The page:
Article 81 of the NYS MHL became effective in April 1993 and has undergone several amendments, the most recent being in December, 2004 and July 2008.

When a guardianship proceeding is brought, a Court is asked to make a determination as to the capacity of an individual to manage his or her “person” and/or “property.” The Court must also determine the appropriateness of the proposed Guardian and the appropriateness of the personal care and property management powers which the Guardian seeks to have over the incapacitated person. These powers cover a broad range from making routine medical decisions, to deciding where the incapacitated person should live to deciding whether to sell their home and how to invest their money.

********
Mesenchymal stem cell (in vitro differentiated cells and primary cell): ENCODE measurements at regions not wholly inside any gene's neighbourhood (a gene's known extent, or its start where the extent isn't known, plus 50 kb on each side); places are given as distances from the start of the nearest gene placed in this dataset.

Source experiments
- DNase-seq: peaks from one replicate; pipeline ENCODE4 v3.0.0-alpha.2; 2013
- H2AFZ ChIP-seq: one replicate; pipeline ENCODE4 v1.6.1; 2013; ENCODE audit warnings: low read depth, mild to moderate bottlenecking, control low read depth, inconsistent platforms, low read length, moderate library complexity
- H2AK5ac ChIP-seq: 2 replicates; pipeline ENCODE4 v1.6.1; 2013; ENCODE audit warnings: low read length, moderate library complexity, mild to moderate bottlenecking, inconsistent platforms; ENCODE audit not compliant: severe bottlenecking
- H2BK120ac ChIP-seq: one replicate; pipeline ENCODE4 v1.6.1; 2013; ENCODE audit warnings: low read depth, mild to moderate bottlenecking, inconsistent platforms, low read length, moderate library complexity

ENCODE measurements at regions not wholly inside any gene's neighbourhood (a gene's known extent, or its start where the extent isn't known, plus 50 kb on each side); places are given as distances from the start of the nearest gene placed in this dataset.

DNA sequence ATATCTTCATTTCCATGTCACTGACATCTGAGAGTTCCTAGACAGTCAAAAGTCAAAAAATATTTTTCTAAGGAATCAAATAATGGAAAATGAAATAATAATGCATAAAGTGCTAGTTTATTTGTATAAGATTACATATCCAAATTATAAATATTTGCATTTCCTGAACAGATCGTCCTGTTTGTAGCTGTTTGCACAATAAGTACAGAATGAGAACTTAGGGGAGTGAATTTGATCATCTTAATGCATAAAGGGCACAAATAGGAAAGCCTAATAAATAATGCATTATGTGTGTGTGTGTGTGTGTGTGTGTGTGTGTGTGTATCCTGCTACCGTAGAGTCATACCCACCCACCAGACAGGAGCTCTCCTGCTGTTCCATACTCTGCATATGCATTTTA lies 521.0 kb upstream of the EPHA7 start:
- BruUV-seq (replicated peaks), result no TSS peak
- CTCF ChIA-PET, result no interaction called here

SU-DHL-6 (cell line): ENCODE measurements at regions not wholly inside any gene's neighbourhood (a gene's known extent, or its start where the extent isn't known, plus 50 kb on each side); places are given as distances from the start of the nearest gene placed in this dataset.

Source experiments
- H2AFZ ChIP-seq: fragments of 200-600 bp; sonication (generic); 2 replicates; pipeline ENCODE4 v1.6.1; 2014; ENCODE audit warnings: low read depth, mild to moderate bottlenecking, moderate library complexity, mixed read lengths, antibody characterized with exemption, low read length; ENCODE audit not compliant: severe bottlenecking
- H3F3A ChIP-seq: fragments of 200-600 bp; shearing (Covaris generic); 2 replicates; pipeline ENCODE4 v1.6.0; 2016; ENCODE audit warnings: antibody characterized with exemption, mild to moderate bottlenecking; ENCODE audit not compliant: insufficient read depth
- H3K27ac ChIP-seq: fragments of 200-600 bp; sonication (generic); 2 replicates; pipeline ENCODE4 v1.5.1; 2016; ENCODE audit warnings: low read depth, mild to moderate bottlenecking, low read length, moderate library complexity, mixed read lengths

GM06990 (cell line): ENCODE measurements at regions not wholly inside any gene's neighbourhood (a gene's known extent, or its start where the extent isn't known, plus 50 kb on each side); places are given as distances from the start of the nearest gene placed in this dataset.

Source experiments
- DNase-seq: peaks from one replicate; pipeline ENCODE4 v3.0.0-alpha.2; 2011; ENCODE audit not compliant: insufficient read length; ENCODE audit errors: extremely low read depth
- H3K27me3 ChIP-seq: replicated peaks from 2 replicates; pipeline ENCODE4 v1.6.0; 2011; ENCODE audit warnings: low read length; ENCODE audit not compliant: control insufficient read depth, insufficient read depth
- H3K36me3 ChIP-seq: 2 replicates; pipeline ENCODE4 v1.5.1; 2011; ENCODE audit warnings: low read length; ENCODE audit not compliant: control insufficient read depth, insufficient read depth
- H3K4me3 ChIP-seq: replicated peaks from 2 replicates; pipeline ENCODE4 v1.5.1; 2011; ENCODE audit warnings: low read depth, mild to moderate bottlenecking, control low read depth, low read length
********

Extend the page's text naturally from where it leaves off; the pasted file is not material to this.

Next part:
There are often many other issues raised in the proceeding such as revocations of powers of attorney, misappropriation of the property by the agent under the power of attorney, asset transfers and implementation of a Medicaid plan etc., but the Court must always first answer the question of whether the individual is incapacitated.

If an individual has the foresight to implement advanced directives such as a health care proxy, living will and/or a durable power of attorney, such directives may eliminate the need for a guardianship. In fact an Article 81 guardianship is to be the remedy of last resort and should only be granted when there are no other available “resources” like a durable power of attorney and health care proxy.

The goal of the current Article 81 statute is to provide flexibility to the guardianship system so that it can meet the varied and complex needs of the particular individual before the Court and, at the same time, allow that individual to maintain as much independence as possible.